Why Does My Hand Cramp and Twitch? Is It Carpal Tunnel Syndrome?
You've been working at the computer. You go to move the mouse, and your hand starts to twitch and cramp. You wonder if these might be symptoms of carpal tunnel syndrome. You just wonder why your hands or fingers are twitching involuntarily.
What might be causing this problem? Is it carpal tunnel syndrome or something else?
Let's find out.
Symptoms of Carpal Tunnel Syndrome
There is a nerve that runs down your forearm, down to your wrist and to your thumb, index, and middle fingers. When your arm, hand, and fingers are overworked, the wrist can swell up and compress that nerve, causing these problems you experience in your hand.
This is carpal tunnel syndrome, and it can cause your hand to cramp and twitch.
Other symptoms you might experience are:
- Pain in wrists
- Numbness and/or tingling in fingers
- Itching in hand and fingers
- Weakness and pain in fingers or palm
- Fingers feel swollen but don't appear swollen
- Pain in wrist when first waking up in the morning
- Difficulty feeling heat or cold
Does your hand twitch and cramp?
Causes of Hand Cramps and Spasms
As stated, carpal tunnel syndrome could be causing your hand spasms and cramping. However, there are many other possible causes:
- Overused muscles due to writing or typing. This can often be alleviated with rest.
- Dehydration and depletion of magnesium and potassium (electrolytes). Staying hydrated and taking electrolyte supplements or eating foods rich in nutrients can alleviate hand cramps in these situations. Drinking soda can make you dehydrated and deplete the magnesium in your body, so you might want to stay away from the carbonated soft drinks.
- Calcium deficiency
- Brain and neurological disorders like Parkinson's disease, multiple sclerosis, ALS (Lou Gehrig's disease) or Huntington's disease
- Kidney disease
- Nerve damage
- Heavy exercise
- Hyperventilation caused by such things as anxiety
- Increased phosphate in the body
- Pregnancy, particularly in the third trimester
- Thyroid disorders
- Vitamin D deficiency
- Side-effects of medications
- Low blood sugar
- Benign essential tumors
- Fasciculation syndrome. This condition involves twitches in the hands, eyelids, limbs, and tongue. The spasms can occur intermittently or continuously but can usually be stopped by consciously moving the body part affected. This condition can also be treated with medications.
You should seek the advice of a physician to find out what is causing your symptoms, especially if they are accompanied by pain or if your hand becomes cold and numb or even blue and pale.
Things to consider if your hand is cramping and twitching:
- Electrolyte imbalance and dehydration
- Overworked muscles
- Vitamin D deficiency
- Underlying neurological problem
Depending on the actual cause of hand cramping and spasms, the problem can be treated in different ways. For example, if it is due to a vitamin D deficiency, you can take vitamin D supplements. If it is due to dehydration, you can stay away from the sodas and make sure you drink plenty of water. Stretching exercises can also help. It also helps to get good exercise because it will keep your muscles loose. However, remember not to overdo it because excessive exercise can actually cause/increase your symptoms.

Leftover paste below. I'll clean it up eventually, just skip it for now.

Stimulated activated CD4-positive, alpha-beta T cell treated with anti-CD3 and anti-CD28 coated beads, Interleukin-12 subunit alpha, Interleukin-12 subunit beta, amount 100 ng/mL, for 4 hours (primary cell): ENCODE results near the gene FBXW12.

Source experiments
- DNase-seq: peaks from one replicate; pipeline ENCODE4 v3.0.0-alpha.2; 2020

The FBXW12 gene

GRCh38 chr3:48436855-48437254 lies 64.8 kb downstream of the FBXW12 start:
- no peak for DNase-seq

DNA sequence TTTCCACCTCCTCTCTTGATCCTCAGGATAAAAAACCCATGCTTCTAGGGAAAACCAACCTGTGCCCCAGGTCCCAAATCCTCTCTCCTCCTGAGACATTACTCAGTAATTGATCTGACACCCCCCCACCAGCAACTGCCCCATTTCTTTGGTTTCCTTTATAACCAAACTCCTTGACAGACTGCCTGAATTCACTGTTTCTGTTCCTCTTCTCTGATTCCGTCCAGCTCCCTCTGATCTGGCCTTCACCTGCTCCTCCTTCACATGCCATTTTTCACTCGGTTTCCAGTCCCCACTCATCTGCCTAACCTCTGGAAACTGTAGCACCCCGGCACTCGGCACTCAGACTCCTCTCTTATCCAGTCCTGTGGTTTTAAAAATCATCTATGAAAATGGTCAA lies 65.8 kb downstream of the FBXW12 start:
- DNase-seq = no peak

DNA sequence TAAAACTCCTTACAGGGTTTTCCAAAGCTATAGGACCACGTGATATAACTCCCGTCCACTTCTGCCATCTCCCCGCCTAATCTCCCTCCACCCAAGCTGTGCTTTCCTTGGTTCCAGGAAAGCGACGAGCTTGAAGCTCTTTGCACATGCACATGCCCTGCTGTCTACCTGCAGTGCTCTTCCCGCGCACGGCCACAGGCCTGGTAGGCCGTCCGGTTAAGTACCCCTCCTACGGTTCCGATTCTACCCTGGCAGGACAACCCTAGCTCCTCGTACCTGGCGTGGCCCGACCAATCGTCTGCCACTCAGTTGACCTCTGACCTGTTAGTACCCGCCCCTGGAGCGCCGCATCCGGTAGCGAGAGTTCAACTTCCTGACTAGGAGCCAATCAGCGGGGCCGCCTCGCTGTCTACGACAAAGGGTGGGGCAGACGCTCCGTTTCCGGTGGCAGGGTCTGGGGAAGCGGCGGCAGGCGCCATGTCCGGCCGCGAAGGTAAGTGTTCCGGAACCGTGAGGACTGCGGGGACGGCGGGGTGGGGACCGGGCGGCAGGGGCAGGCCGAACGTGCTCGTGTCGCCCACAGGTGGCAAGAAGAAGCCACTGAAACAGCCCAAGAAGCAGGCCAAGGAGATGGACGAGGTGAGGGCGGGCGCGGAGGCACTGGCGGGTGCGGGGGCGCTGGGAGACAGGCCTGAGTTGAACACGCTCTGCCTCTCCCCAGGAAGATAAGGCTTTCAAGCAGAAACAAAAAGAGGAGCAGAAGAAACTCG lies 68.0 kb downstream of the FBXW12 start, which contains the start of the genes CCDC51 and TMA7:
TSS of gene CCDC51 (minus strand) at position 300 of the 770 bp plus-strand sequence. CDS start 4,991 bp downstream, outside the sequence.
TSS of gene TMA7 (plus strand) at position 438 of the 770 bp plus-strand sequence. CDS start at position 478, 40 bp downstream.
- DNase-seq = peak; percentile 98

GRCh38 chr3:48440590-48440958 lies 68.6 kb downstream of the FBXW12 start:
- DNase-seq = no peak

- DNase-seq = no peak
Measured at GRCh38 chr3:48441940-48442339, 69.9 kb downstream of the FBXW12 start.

You could look at your stress levels, too, and consider what medications you're taking.
Of course, if it seems like the symptoms get worse and occur more often and are accompanied by pain and numbness and coldness of the hand, then you definitely want to consult a doctor. Keep in mind that neurological disorders and even low blood sugar could cause these symptoms, so you want a specialist to examine and diagnose you to find out if the symptoms are caused by a more serious condition. However, it could be as simple as getting more rest and healthy recreation, in addition to making sure you are eating a nutritious diet and staying hydrated.
Nothing beats living a healthy lifestyle and being free from stress.
Simon, H. (2012). Carpal Tunnel Syndrome. Retrieved 2014, April 1 from University of Maryland Medical Center
Kormos, W. A Harvard Medical School Doctor Answers a Question About Hand Cramps. Retrieved 2014, April 2 from Harvard Health Publishing: Harvard Medical School
Belzberg, A. Carpal Tunnel Syndrome. Retrieved 2014, March 28 from Johns Hopskins Medicine
Carpal Tunnel Syndrome. Retrieved 2014, March 25 from American Association of Neurological Surgeons
Takada, T., Fujioka, H., Mizuno K. Carpal Tunnel Syndrome Caused By Idiopathic Calcified Mass. Retrieved 2014, March 24 from National Center for Biotechnology Information
Hand or Foot Spasms. Retrieved 2014, March 26 from The New York Times
This content is accurate and true to the best of the author’s knowledge and does not substitute for diagnosis, prognosis, treatment, prescription, and/or dietary advice from a licensed health professional. Drugs, supplements, and natural remedies may have dangerous side effects. If pregnant or nursing, consult with a qualified provider on an individual basis. Seek immediate help if you are experiencing a medical emergency.